There are other types of punishments which were of a very much more mean nature. If there was anyone that offended them, getting human excreta at their premises and other kinds of such ugly activities were also a part of the kuleena ideas of imposing humiliations and creating intimidation of people who are around them.

There are many modern-day instances where the reproduction of these kind of habits which were formed during this period are manifested. For example, even in the 21st century, there were instances when a journalist had offended some senior persons in the government. They were arrested and their legs were broken and then thrown on the road. This kind of breaking arms and legs were quite a part of the so-called practices of the period of kuleena domination. The ugliness to which kuleenas can descend in order to protect their properties and their families was unlimited. That unlimited nature was made possible by the fact that there was no authority above them. Though the king was above the kuleenas, the king was very much a prisoner of the very trap that the kuleenas were capable of playing on anybody. Beside that, the king was fully aware of the system by which the caste practices prevailed and it was with his consent that all that scheme of things were happening.

In order to behave in this manner, the males of the kuleena families had to show their power and strength in every possible way. For example, they will dress very different to the rest and they will walk in a manner that shows their dignity and their pride and they will demand the kind of gestures of respect from the population as they move around. As the people got used to this kind of gestures, even kneeling before them on the public roads and never raising before them on an equal status. Always bowing and remaining there physically below the height of the masters was a required behavior and the kuleenas saw that this kind of behavior was reinforced.

In maintaining this kind of a system, kuleenas became a kind of people who were completely incapable of critical thinking. Perhaps, this was something that has been carried into the local culture even up to now. The manipulativeness was regarded as a much higher quality than any kind of truthfulness or critical thought.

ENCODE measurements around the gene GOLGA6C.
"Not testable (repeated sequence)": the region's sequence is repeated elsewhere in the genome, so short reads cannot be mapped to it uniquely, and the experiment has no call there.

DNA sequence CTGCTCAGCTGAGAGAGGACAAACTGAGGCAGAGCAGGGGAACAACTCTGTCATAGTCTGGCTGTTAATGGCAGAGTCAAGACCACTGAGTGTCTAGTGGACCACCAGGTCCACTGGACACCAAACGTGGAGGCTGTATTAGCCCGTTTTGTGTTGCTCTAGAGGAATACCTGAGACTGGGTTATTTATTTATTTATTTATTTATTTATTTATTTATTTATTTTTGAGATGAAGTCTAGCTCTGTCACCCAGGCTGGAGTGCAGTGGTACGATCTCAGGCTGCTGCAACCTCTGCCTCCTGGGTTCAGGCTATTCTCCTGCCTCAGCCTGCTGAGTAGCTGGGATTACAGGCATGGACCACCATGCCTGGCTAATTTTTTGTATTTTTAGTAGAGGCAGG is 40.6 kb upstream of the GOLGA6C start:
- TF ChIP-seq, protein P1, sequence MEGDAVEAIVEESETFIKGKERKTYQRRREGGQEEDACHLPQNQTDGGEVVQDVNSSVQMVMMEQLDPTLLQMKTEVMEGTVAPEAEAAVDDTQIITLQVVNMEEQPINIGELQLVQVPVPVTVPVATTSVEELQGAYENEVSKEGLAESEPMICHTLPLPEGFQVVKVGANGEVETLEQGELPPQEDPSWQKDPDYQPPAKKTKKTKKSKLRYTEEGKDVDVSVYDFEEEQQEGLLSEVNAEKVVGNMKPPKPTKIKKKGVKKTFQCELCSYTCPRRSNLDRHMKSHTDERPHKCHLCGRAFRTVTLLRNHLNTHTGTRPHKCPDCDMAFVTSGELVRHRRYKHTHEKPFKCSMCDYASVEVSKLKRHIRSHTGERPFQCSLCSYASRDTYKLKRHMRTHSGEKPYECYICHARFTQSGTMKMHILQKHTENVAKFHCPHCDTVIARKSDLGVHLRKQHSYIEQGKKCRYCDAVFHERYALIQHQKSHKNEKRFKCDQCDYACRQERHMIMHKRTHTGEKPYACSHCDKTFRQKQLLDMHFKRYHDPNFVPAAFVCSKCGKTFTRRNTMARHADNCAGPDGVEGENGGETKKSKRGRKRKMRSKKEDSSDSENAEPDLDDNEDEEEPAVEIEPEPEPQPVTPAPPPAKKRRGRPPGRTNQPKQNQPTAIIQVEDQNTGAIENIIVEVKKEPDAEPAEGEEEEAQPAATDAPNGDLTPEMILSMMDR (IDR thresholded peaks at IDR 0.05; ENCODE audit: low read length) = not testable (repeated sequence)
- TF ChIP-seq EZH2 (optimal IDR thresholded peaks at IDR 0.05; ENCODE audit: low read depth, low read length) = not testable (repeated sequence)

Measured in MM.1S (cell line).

Critical thought requires a certain basic premises. One such premise is to accept at least in a theoretical form that people share a common humanity. There is a basic equality among the people and that this equality is very essential to develop any sense of critical respect for the opinion and ideas of others. The very idea of kuleena-kulaheena relationship is based on the ideal nature of the inequality. That inequality is a better form of principle for a social organization than equality is a fundamental principle of caste. Some try to describe this as a division of labor. However, within division of labor in the modern society, there is a recognition of equality of all. It is only a certain function that they have to do differently and that does not make them unequal. This inability to accept the principle of equality makes it impossible to develop a society. Thus, what we have within that caste-based society are divided small communities and not society bound together. This may explain why during all these years which is around the 8th century A.D to the 19th century, there was no development of a concept of a nation in Sri Lanka. At latter time, when the independence came in, where the local population was trying to write narratives which gave them some pride for the sake of building a new nation, they assumed that the idea of the nation was always represented within the local communities in Sri Lanka both in Sinhalese as well as Tamil people. In fact, what existed was caste communities. Kuleenas never thought themselves as a part of a nation. They wanted to appropriate everything for themselves whereas the ordinary people never thought of themselves as one group. According to their separate caste groups, they also considered that as their small community and the idea of a nation was not there.